Breckenridge selfie, with her impatient family. I didn’t get any better mountain photos than this.

Yep – first non-Instagram post in a very long time. I’m sad to announce that I had to remove about 80% of my Instagram posts today due to a server upgrade that destroyed the links to the IG posts. That’s okay. You can see the original Instagram posts here. Everything since about August is still in place.

We Vollmers have been living in Colorado Springs for FIVE years and had never skied at Breckenridge…until yesterday.

“Whaaaaat? Really? Why not?”

Yes, we’ve spent time in Breckenridge before. Heck, we came this close to buying a timeshare in a condo up there, mainly as an investment. Jacob had been bitter for almost 3 years about not getting to ski the mountain in January 2016.

A large part of the never-skiing-there issue was cost. I’ve pontificated that Breckenridge is the Walt Disney World of skiing: most of the guests have flown in from around the world, staying in lodging nearby, and shopping and dining on the economy. Pricing for just about everything there is tailored to someone who is there for a week or more, skiing for several days at a time.

Even for our military family, a day of skiing at Breckenridge is $99 per person (same with Vail and Beavercreek), and there were no military season pass promotions available. Meanwhile, we could ski at just about every other Colorado resort with very agreeable season pass prices, complete with reciprocity with other resorts all over the Rockies.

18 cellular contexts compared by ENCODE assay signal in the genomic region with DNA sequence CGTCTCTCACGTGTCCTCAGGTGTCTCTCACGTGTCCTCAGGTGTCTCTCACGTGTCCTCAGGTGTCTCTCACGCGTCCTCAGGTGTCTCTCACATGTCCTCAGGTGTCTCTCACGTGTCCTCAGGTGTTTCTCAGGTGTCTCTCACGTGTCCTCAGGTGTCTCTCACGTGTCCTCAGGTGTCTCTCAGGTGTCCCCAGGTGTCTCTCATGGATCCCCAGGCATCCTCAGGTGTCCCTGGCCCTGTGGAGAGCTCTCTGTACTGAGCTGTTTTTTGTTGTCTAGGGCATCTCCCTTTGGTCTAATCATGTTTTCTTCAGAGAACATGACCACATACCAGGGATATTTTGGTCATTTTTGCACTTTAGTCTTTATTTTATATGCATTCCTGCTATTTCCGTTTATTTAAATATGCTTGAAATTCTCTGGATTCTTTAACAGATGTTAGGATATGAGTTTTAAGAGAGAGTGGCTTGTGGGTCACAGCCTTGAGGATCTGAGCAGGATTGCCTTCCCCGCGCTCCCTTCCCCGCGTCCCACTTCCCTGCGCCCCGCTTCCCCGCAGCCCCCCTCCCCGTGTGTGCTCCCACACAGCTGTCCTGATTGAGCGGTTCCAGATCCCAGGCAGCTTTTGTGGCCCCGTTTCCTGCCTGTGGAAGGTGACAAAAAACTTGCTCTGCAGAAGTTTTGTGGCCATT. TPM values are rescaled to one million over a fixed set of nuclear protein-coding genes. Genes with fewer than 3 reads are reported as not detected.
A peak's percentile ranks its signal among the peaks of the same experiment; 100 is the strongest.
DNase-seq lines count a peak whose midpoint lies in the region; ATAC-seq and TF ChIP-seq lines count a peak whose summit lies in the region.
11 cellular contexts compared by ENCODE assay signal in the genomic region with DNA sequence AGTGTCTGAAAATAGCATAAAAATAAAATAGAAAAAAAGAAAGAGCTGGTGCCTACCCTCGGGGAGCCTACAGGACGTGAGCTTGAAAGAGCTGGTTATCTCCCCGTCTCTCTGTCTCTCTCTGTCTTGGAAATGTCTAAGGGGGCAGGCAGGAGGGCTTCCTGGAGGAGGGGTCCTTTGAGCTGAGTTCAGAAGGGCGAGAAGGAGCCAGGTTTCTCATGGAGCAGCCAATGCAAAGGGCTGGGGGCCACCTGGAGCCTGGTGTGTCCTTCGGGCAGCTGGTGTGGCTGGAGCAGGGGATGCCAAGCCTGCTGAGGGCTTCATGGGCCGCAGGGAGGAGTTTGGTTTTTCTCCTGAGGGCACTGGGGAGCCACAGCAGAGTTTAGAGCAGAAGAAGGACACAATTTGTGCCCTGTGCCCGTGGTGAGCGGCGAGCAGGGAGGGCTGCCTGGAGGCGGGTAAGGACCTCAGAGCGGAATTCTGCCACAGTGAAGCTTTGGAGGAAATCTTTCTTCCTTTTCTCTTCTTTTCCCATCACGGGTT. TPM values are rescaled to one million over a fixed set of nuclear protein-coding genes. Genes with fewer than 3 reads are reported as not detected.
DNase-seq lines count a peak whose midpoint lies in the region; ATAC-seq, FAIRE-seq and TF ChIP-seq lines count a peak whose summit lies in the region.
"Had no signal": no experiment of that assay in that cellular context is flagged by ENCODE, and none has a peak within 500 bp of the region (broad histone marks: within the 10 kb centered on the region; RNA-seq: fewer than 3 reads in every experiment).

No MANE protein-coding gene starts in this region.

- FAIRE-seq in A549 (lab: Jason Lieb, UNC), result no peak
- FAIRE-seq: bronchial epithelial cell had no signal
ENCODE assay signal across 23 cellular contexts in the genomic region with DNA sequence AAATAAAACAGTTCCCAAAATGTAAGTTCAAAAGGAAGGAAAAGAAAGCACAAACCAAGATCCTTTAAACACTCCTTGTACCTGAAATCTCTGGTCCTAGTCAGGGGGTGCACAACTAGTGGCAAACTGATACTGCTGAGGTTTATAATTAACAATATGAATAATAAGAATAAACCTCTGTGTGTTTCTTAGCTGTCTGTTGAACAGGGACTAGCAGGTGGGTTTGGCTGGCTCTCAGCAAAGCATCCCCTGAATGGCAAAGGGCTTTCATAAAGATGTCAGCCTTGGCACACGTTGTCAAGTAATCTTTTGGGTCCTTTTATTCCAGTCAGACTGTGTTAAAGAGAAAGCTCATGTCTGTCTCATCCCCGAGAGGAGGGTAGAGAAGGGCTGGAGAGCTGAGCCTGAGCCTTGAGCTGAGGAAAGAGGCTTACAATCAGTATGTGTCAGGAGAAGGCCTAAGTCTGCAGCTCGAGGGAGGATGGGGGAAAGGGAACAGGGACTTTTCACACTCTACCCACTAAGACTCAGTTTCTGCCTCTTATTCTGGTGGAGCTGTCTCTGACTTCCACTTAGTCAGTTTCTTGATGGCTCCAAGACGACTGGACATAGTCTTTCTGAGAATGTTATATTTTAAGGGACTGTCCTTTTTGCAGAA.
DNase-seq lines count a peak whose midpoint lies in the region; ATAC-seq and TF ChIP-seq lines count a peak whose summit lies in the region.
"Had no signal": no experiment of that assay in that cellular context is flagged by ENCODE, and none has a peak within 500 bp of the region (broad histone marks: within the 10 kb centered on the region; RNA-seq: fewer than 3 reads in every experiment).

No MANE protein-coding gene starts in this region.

Between the kids being younger, not wanting to fight the “I-70 Resorts” traffic, and being hesitant to mix our skiing with the vacationers, we had opted for the Monarch Mountain season passes each season since the 2014-2015 season. Monarch has been awesome to us

Until 2018. The Epic family of resorts announced a $99 per personĀ season pass deal for active and retired military members…and their families! What an amazing deal! You’d better believe we’re on board with that! We didn’t waste any time ordering the passes, uploading the photos, and receiving passes in the mail ready to go. Not only do these passes include Breckenridge, but they include the entire family of Epic mountain resorts: Vail, Beavercreek, Keystone, Heavenly, Northstar, Killington, and (as of this month) Crested Butte — the latter being one of our family’s favorite mountains!

First Outing of the Season

Luckily for us, the snow at the resorts this year started nice and early, so we were able to take a day trip on Thanksgiving day. Save the Turkey for Black Friday. I’m a little sad to miss the parades on TV, but heck, I’d rather be outside. We really truly didn’t know whether the ski resorts would be completely empty…or absolute madhouses.

Taking a day trip to these resorts involves a very early start. So the boys were awakened almost an hour earlier than they usually awaken for school, and we piled into the car at 6:30am for the 2-hour drive west. The boys were pretty tired from having slept late each day for the previous 5 days of their Thanksgiving break. They were in and out of sleep the whole time.

We arrived at about 8:40am and found some prime parking. Wow! This is great!

Then we found the kiosk where you pay for the up-close parking. $12 to park right next to the gondola that takes you up to the base area…

We didn’t know what to expect up at the base area, so we decided to take our backpacks with boots and helmets and find storage or locker space at the base lodge area.

Arriving as early as we did, we were pleased with how short the gondola line was: we hopped right on. Unlike other resorts with gondola service (“gondolas” are the completely-enclosed lifts) which have racks for your skis on the exterior, these particular cabins accommodate your skis on the interior.

An “inside the gondola” selfie. Jacob’s sporting his never-been-used skis, ready to go!

We make it to the top of the gondola route, which is the “Peak 8” base area.